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首页 » 抑郁症 » JAMA:在怀孕期间服用抗抑郁药物与死产、婴儿死亡风险的增加无关

JAMA:在怀孕期间服用抗抑郁药物与死产、婴儿死亡风险的增加无关

来源:EurekAlert!中文 2013-01-04 22:10

据发表在1月2日刊《美国医学会杂志》上的一则研究披露,一项包括了近3万名北欧国家妇女的研究显示——这些妇女在妊娠期间曾经按照处方获得过一种选择性5 - 羟色胺再摄取抑制剂(SSRI)——在考虑了包括母亲有精神疾病在内的众多因素之后,研究人员表示,妇女在妊娠期间服用这些药物与死产、新生儿死亡或新生儿期之后的死亡风险之间没有发现明显的关系。

根据文章的背景资料:“怀孕时的抑郁症是常见的,在经济发达的国家中,其发生率在7%至19%之间。母亲抑郁症与较差的妊娠结果有关,其中包括早产风险增加,而早产风险增加又转而会造成新生儿的患病和死亡。在怀孕期间服用选择性5 - 羟色胺再摄取抑制剂与新生儿的先天性畸形,新生儿戒断综合征和持续性肺动脉高压有关。然而,在解释先前的母体精神科疾病时,死产和婴儿死亡的风险仍然是未知的。”

瑞典斯德哥尔摩市卡罗林斯卡研究所的Olof Stephansson, M.D., Ph.D.及其同事开展了一项研究,旨在检查在妊娠期间接触SSRI是否与死产、新生儿死亡和新生儿期之后的死亡有关。这项研究包括了在1996至2007年间的不同时期的来自所有北欧国家(丹麦、芬兰、冰岛、挪威和瑞典)的产下单胎的妇女。研究人员从处方登记处获取了产妇使用SSRIs的资讯;从病人处及医疗出生登记处获取了产妇的特征、妊娠及新生儿结果的资讯。文章的作者对与怀孕期间SSRI的使用有关的死产、新生儿死亡及新生儿期之后的死亡的相对风险进行了估计,这一估计考虑了的产妇的特征和产妇先前因精神疾病而住院的因素。

在该研究的163万3877个出生的单胎中,有6054例死产、3609例新生儿死亡及1578例新生儿期之后的死亡事件。共有2万9228位产妇(1.79%)在怀孕期间按处方获得了SSRI。研究人员发现,与那些没有接触过SSRI的妇女相比,那些接触过SSRI的妇女有着较高的死产率(4.62人 vs. 3.69人/每1000人)和新生儿期之后的死亡率 (1.38人 vs. 0.96人/每 1000人)。两组之间的新生儿死亡率相似(2.54人 vs. 2.21人/每1000人)。文章的作者写道:“然而在多变量模型中,SSRI的使用与死产、新生儿死亡或新生儿期之后的死亡无关。当对先前的因精神疾病原因而住院进行分层处理时,估计值会进一步减小。”

“目前的对160万例出生情况所做的研究表明,在怀孕期间使用SSRI与死产、新生儿死亡或新生儿期之后的死亡风险的增加没有关系。在怀孕期间接触过某种SSRI的婴儿中死产和新生儿期之后死亡率的增加可由基础产妇精神疾病的严重性及诸如吸烟和产妇高龄等产妇特征的不利分布来解释。”

研究人员得出结论:“不过,有关在怀孕期间服用SSRIs的决定必须要考虑其它的围产期结果及与产妇的精神疾病有关的风险。”(生物谷Bioon.com)

Selective Serotonin Reuptake Inhibitors During Pregnancy and Risk of Stillbirth and Infant Mortality

Olof Stephansson, MD, PhD; Helle Kieler, MD, PhD; Bengt Haglund, PhD; Miia Artama, PhD; Anders Engeland, PhD; Kari Furu, PhD; Mika Gissler, PhD; Mette Nørgaard, MD, PhD; Rikke Beck Nielsen, MSc; Helga Zoega, PhD; Unnur Valdimarsdóttir, PhD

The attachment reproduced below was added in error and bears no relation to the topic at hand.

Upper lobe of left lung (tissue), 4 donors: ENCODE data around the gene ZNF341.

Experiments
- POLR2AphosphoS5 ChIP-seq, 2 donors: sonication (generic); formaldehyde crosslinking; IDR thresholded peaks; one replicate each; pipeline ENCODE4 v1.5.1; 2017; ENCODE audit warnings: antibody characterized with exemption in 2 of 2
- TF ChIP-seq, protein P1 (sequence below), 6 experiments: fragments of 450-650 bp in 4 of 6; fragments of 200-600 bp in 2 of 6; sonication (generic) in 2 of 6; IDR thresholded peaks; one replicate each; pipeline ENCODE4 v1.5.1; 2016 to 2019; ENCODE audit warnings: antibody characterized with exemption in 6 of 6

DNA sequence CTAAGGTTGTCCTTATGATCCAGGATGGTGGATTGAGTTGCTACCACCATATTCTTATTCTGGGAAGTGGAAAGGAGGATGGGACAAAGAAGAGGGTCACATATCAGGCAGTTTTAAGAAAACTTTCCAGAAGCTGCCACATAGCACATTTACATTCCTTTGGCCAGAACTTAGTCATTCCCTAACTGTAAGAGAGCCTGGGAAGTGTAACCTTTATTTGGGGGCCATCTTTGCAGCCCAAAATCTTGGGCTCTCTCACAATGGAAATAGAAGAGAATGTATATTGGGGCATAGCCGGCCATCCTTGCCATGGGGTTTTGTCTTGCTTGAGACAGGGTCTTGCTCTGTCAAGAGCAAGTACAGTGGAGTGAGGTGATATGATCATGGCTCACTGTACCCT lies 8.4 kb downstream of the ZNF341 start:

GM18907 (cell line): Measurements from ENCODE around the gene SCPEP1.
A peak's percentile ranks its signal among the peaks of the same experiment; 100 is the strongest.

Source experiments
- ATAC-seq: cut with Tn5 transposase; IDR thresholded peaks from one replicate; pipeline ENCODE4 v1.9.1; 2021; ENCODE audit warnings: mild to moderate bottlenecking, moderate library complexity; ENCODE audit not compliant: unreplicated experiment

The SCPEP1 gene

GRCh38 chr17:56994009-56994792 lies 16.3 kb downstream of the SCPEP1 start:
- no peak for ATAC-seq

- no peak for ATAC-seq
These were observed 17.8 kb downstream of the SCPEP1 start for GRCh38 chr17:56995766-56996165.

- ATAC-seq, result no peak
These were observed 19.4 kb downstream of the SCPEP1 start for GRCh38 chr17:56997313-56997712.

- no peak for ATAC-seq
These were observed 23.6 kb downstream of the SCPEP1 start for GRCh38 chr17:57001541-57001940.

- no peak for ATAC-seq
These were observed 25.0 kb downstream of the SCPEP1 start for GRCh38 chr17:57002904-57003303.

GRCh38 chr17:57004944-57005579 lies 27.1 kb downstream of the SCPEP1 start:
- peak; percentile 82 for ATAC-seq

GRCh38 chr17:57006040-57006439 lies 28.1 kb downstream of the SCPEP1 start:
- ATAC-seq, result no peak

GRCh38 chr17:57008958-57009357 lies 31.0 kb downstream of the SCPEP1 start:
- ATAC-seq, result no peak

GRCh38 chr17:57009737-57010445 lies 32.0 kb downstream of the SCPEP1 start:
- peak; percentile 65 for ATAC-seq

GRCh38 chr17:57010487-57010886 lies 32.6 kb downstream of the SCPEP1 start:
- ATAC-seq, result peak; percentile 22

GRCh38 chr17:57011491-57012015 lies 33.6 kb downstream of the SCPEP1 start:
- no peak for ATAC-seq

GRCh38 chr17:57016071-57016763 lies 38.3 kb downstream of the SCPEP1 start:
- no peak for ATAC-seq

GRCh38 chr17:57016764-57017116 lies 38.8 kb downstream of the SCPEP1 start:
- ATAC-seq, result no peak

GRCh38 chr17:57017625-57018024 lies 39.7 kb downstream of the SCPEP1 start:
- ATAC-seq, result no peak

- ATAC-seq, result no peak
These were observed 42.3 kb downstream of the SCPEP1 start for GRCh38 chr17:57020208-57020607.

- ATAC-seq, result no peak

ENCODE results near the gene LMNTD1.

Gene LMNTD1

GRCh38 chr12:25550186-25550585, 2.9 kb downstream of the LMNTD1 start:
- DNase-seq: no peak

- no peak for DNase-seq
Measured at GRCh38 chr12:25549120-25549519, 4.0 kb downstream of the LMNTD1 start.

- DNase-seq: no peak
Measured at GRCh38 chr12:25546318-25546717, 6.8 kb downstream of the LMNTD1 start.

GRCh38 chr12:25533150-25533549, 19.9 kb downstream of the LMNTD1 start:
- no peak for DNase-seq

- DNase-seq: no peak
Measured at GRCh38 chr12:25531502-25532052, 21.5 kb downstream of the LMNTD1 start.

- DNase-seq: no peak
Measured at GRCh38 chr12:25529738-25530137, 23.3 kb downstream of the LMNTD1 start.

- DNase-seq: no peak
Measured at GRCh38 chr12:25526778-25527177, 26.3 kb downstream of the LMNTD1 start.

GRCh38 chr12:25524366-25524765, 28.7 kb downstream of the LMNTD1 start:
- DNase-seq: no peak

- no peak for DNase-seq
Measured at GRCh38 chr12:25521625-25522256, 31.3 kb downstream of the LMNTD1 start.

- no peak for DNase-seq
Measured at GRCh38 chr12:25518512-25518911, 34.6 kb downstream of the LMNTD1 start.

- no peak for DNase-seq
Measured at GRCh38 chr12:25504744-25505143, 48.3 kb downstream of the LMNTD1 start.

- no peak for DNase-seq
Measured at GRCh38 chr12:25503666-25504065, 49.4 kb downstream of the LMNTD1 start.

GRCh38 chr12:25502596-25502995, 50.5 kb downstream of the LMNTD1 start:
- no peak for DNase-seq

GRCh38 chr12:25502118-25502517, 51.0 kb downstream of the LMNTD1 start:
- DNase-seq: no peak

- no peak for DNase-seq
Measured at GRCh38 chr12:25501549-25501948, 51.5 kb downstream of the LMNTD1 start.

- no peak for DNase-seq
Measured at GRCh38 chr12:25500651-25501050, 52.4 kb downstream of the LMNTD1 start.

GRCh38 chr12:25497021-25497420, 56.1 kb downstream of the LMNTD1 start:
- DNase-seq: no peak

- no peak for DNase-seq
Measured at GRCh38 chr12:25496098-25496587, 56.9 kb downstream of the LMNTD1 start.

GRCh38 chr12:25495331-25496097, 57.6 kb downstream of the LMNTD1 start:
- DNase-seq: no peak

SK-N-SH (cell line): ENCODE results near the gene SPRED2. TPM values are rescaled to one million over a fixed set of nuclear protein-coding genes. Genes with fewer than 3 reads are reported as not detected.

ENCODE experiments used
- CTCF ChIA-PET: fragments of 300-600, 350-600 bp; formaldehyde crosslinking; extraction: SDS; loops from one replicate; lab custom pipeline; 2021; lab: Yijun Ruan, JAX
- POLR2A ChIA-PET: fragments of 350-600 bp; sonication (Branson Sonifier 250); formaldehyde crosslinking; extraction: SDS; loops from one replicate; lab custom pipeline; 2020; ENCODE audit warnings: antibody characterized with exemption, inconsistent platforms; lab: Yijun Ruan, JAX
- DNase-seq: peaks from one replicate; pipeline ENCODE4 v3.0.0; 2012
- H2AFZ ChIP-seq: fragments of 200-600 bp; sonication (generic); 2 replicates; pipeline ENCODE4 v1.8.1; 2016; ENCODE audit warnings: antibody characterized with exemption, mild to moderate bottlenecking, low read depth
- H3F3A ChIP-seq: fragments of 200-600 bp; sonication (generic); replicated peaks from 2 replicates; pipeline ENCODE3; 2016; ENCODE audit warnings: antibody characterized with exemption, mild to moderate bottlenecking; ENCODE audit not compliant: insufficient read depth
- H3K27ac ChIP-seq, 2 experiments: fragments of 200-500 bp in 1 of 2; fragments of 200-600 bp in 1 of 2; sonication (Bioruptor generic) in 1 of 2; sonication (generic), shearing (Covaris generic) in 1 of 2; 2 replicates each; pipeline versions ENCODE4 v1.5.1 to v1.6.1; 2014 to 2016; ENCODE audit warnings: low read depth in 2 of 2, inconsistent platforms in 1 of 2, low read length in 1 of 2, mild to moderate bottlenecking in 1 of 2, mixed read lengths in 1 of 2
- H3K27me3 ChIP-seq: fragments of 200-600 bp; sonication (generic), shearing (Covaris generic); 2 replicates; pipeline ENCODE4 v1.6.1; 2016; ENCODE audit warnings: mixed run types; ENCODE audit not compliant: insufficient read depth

Importance Maternal psychiatric disease is associated with adverse pregnancy outcomes. Use of selective serotonin reuptake inhibitors (SSRIs) during pregnancy has been associated with congenital anomalies, neonatal withdrawal syndrome, and persistent pulmonary hypertension of the newborn. However, the risk of stillbirth and infant mortality when accounting for previous maternal psychiatric disease remains unknown. Objective To study risk of stillbirth and infant mortality associated with use of SSRIs during pregnancy. Design, Setting, and Participants Population-based cohort study from all Nordic countries (Denmark, Finland, Iceland, Norway, and Sweden) at different periods from 1996 through 2007. The study included women with singleton births. We obtained information on maternal use of SSRIs from prescription registries. Maternal characteristics, pregnancy, and neonatal outcomes were obtained from patient and medical birth registries. Main Outcome Measures We used logistic regression to estimate relative risks of stillbirth, neonatal death, and postneonatal death associated with SSRI use during pregnancy taking into account maternal characteristics and previous psychiatric hospitalization. Results Among 1 633 877 singleton births in the study, 6054 were stillbirths; 3609, neonatal deaths; and 1578, postneonatal deaths. A total of 29 228 (1.79%) of mothers had filled a prescription for an SSRI during pregnancy. Women exposed to an SSRI presented with higher rates of stillbirth (4.62 vs 3.69 per 1000, P = .01) and postneonatal death (1.38 vs 0.96 per 1000, P = .03) than those who did not. The rate of neonatal death was similar between groups (2.54 vs 2.21 per 1000, P = .24). Yet in multivariable models, SSRI use was not associated with stillbirth (adjusted odds ratio [OR], 1.17; 95% CI, 0.96-1.41; P = .12), neonatal death (adjusted OR, 1.23; 95% CI, 0.96-1.57; P = .11), or postneonatal death (adjusted OR, 1.34; 95% CI, 0.97-1.86; P = .08). Estimates were further attenuated when stratified by previous hospitalization for psychiatric disease. The adjusted OR for stillbirth in women with a previous hospitalization for psychiatric disease was 0.92 (95% CI, 0.66-1.28; P = .62) and was 1.07 (95% CI, 0.84-1.36; P = .59) for those who had not been previously hospitalized. The corresponding ORs for neonatal death were 0.89 (95% CI, 0.58-1.39; P = .62) for women who were hospitalized and 1.14 (95% CI, 0.84-1.56; P = .39) for women who were not. For postneonatal death, the ORs were 1.02 (95% CI, 0.61-1.69; P = .95) for women who were hospitalized and 1.10 (95% CI, 0.71-1.72; P = .66) for women who were not. Conclusions and Relevance Among women with singleton births in Nordic countries, no significant association was found between use of SSRIs during pregnancy and risk of stillbirth, neonatal mortality, or postneonatal mortality. However, decisions about use of SSRIs during pregnancy must take into account other perinatal outcomes and the risks associated with maternal mental illness.

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